Two important periods of human existence are depicted in 2001’s From Hell. There’s the Victorian era, during which London is held transfixed by the unspeakable crimes of Jack the Ripper. While the Ripper and his carnage are central to the film, he isn’t the main character. Instead, From Hell follows the clairvoyant detective tasked with capturing the monster, Inspector Frederick Abberline (Johnny Depp). This brings us to the other of humanity’s great time periods: late 90s/early 00s Johnny Depp – arguably the Golden Age of Depp.
Not to say the films Depp made during his Golden Age are all perfect. However, his character work is impeccable. Depp still saturates his performances with unique ticks, nuances, and quirks – for example, Inspector Abberline’s cockney accent. Unlike in more recent years, these don’t feel forced or cartoony. The choice for Abberline’s voice fits in to a larger, if underdeveloped, plot point in the script about class separation in London. The high society gentlemen running London’s police department have little to fear from the Ripper – who preys exclusively on the city’s prostitutes – outside of bad PR. As for Abberline, those same gentlemen will always look down on him, no matter his personal successes, he because of his less-than-noble ancestry.
As good as Depp is here, he may be outshined by the work of co-directors Albert and Allen Hughes. The twin brothers hone in on the role drugs play in the narrative – Abberline uses them to trigger visions which help him solve crimes; the Ripper uses them to make his targets easier prey. As such, From Hell has a strongly hallucinogenic aesthetic. The Hughes Brothers convey that through heavy green filters and quick, disorienting cuts. While this style may be too much for some, it at least has its origins in the story, and isn’t merely style for style’s sake.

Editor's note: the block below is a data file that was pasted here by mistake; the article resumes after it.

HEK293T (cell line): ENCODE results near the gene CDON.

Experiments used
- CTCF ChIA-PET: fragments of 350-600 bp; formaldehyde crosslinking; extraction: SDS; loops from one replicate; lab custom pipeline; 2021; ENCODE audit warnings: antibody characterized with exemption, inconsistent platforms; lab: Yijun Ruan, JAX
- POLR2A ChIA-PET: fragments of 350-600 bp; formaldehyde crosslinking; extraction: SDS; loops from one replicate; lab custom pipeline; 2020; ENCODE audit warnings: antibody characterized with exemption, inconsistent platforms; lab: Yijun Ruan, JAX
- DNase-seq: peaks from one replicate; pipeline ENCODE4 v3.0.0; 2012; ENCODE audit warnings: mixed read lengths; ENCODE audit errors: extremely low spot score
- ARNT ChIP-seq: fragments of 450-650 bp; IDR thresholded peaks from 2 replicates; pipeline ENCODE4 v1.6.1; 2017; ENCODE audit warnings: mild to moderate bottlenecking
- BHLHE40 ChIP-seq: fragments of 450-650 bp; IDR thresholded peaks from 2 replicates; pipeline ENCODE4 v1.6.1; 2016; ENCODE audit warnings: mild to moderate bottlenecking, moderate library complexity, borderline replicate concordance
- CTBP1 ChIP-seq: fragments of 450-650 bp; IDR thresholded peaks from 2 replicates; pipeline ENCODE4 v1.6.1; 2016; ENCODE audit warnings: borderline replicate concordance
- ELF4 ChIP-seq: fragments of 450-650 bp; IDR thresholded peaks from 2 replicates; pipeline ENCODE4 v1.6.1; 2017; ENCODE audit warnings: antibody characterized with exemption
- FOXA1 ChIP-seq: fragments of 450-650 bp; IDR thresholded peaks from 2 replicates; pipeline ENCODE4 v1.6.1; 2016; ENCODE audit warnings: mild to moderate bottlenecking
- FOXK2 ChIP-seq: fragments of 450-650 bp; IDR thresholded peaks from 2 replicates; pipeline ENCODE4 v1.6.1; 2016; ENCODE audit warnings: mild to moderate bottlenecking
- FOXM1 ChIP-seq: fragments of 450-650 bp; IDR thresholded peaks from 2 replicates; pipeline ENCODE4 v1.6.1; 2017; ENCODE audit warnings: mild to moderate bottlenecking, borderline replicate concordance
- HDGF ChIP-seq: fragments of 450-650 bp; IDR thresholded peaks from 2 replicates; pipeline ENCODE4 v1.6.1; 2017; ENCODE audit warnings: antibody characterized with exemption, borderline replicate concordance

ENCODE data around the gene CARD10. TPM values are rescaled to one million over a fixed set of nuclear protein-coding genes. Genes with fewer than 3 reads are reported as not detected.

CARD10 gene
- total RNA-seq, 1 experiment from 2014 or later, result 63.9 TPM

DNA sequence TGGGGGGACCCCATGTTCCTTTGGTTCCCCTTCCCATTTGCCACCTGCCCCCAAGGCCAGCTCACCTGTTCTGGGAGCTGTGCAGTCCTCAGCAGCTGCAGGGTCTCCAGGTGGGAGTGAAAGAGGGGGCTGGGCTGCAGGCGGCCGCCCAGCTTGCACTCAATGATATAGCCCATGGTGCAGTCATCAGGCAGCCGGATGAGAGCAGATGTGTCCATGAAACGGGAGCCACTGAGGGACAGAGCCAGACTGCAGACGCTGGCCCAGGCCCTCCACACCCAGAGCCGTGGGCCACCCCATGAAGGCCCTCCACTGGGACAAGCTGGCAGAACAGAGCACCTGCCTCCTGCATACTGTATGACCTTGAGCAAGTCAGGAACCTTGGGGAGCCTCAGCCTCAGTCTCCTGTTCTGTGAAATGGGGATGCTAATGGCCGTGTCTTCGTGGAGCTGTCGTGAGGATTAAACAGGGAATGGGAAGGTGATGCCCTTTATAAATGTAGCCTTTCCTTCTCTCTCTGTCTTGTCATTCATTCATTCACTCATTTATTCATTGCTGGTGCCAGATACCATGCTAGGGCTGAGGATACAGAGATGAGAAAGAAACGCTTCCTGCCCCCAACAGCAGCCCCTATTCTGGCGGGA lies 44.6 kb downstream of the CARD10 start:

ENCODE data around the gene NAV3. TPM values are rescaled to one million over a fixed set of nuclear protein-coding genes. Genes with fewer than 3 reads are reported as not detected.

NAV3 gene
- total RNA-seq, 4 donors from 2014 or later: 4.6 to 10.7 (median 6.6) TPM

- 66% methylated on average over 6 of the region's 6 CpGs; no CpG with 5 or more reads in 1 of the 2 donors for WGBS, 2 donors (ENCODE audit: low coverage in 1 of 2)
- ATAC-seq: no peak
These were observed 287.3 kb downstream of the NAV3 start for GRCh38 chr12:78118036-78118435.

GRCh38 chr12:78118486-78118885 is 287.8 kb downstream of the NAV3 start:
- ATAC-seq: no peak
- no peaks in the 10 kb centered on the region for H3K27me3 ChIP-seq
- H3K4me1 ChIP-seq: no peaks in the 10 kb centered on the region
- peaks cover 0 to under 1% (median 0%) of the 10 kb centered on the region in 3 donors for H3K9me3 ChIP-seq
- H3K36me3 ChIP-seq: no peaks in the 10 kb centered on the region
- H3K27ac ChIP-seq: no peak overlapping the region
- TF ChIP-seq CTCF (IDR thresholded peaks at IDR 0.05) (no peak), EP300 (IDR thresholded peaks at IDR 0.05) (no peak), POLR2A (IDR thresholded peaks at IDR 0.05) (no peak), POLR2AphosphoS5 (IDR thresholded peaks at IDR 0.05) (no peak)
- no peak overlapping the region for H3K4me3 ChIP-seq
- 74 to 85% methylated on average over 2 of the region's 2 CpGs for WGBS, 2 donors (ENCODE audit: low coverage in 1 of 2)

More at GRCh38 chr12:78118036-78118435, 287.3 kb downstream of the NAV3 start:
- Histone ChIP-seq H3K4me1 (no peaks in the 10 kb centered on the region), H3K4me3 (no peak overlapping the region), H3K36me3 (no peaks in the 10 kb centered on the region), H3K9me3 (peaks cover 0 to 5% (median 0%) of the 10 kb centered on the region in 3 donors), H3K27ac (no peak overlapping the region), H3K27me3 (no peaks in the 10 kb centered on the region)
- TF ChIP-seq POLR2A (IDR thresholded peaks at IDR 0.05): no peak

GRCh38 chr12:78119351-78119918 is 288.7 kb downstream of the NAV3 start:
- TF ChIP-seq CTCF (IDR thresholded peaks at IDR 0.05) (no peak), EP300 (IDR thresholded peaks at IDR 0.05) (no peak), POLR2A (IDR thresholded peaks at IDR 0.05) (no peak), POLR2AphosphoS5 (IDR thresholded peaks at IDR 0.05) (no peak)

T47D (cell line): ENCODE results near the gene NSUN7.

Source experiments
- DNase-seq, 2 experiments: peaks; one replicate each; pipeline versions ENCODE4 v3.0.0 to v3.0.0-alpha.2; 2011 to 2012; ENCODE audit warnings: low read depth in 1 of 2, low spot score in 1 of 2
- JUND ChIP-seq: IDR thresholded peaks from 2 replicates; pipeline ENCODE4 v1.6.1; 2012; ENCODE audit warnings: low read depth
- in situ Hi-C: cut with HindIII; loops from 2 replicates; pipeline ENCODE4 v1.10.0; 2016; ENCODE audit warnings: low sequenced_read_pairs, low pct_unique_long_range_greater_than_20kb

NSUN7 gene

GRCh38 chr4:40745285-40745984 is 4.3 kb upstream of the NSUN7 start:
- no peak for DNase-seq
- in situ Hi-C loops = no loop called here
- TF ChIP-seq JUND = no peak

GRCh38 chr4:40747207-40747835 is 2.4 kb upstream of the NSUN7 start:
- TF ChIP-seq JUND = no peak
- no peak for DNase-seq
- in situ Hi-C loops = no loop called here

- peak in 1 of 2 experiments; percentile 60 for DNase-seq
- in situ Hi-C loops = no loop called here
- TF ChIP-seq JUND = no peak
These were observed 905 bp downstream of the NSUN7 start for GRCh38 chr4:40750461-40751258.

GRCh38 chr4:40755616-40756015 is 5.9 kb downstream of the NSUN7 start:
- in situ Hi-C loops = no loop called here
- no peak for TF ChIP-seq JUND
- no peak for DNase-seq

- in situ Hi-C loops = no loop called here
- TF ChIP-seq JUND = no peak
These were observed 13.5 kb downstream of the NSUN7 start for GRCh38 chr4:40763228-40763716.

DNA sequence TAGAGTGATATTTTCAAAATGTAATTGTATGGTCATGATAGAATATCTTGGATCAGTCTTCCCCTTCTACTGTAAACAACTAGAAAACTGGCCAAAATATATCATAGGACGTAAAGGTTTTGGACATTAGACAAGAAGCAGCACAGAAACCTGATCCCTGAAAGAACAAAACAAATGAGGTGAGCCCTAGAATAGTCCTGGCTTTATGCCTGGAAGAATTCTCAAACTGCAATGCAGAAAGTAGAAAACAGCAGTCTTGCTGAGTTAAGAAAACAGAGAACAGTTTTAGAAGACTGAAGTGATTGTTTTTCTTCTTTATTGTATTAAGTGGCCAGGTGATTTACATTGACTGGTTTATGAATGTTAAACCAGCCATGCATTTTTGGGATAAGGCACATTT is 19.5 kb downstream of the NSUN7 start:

The story itself is a compelling one. Loosely tracing its roots back to the graphic novel by Alan Moore and Eddie Campbell, the script by Terry Hayes and Rafael Yglesias weaves a grand conspiracy into the still unsolved Jack the Ripper case. It’s a twisty, imaginative take on events that feels either plausible or outrageous depending on your thoughts on governmental scheming.
For a film sporting such dark subject matter, From Hell isn’t as bleak as it could be. The humorous repartee between Abberline and his right-hand man, Sgt. Godley (Robbie Coltrane), is chiefly responsible for this. Their relationship feels so natural and is so sweetly barbed that it accidentally overshadows the film’s spotlighted coupling: Abberline and Mary Kelly (Heather Graham), a charming Ripper target with a questionable accent.
From Hell is a beautiful, visceral film. Parts of the script could use work – perhaps if the class stuff had been explored further it would explain Abberline’s immediate, passionate devotion to Mary (and the Ripper’s other targets). Some may find the heavy-handed stylings of the Hughes Brothers off-putting, but many more will be absorbed by their drug-tinged vision of one of history’s most enduring and terrifying mysteries.